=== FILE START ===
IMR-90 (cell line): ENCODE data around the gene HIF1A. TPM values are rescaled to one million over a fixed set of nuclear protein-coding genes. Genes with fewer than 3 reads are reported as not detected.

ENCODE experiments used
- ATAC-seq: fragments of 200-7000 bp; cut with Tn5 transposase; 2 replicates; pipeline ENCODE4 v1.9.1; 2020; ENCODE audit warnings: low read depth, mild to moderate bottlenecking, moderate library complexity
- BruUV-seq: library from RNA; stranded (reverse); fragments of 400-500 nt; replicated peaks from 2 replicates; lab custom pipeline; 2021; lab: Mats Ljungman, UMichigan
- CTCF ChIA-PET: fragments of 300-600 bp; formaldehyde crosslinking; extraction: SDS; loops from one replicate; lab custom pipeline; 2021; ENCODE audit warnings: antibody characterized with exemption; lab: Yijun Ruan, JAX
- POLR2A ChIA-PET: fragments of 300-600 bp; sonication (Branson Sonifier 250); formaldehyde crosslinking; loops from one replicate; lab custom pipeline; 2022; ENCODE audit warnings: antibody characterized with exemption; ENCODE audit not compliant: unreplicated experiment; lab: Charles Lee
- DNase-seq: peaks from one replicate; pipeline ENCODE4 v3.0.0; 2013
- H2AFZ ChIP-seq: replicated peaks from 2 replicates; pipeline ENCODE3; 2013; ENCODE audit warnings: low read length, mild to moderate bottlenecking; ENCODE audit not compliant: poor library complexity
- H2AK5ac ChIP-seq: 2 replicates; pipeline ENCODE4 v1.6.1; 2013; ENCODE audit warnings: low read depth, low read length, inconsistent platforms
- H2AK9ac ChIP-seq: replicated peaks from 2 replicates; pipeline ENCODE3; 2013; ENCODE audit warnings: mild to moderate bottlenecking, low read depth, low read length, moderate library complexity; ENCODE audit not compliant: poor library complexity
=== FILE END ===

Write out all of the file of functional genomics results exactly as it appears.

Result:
IMR-90 (cell line): ENCODE data around the gene HIF1A. TPM values are rescaled to one million over a fixed set of nuclear protein-coding genes. Genes with fewer than 3 reads are reported as not detected.

ENCODE experiments used
- ATAC-seq: fragments of 200-7000 bp; cut with Tn5 transposase; 2 replicates; pipeline ENCODE4 v1.9.1; 2020; ENCODE audit warnings: low read depth, mild to moderate bottlenecking, moderate library complexity
- BruUV-seq: library from RNA; stranded (reverse); fragments of 400-500 nt; replicated peaks from 2 replicates; lab custom pipeline; 2021; lab: Mats Ljungman, UMichigan
- CTCF ChIA-PET: fragments of 300-600 bp; formaldehyde crosslinking; extraction: SDS; loops from one replicate; lab custom pipeline; 2021; ENCODE audit warnings: antibody characterized with exemption; lab: Yijun Ruan, JAX
- POLR2A ChIA-PET: fragments of 300-600 bp; sonication (Branson Sonifier 250); formaldehyde crosslinking; loops from one replicate; lab custom pipeline; 2022; ENCODE audit warnings: antibody characterized with exemption; ENCODE audit not compliant: unreplicated experiment; lab: Charles Lee
- DNase-seq: peaks from one replicate; pipeline ENCODE4 v3.0.0; 2013
- H2AFZ ChIP-seq: replicated peaks from 2 replicates; pipeline ENCODE3; 2013; ENCODE audit warnings: low read length, mild to moderate bottlenecking; ENCODE audit not compliant: poor library complexity
- H2AK5ac ChIP-seq: 2 replicates; pipeline ENCODE4 v1.6.1; 2013; ENCODE audit warnings: low read depth, low read length, inconsistent platforms
- H2AK9ac ChIP-seq: replicated peaks from 2 replicates; pipeline ENCODE3; 2013; ENCODE audit warnings: mild to moderate bottlenecking, low read depth, low read length, moderate library complexity; ENCODE audit not compliant: poor library complexity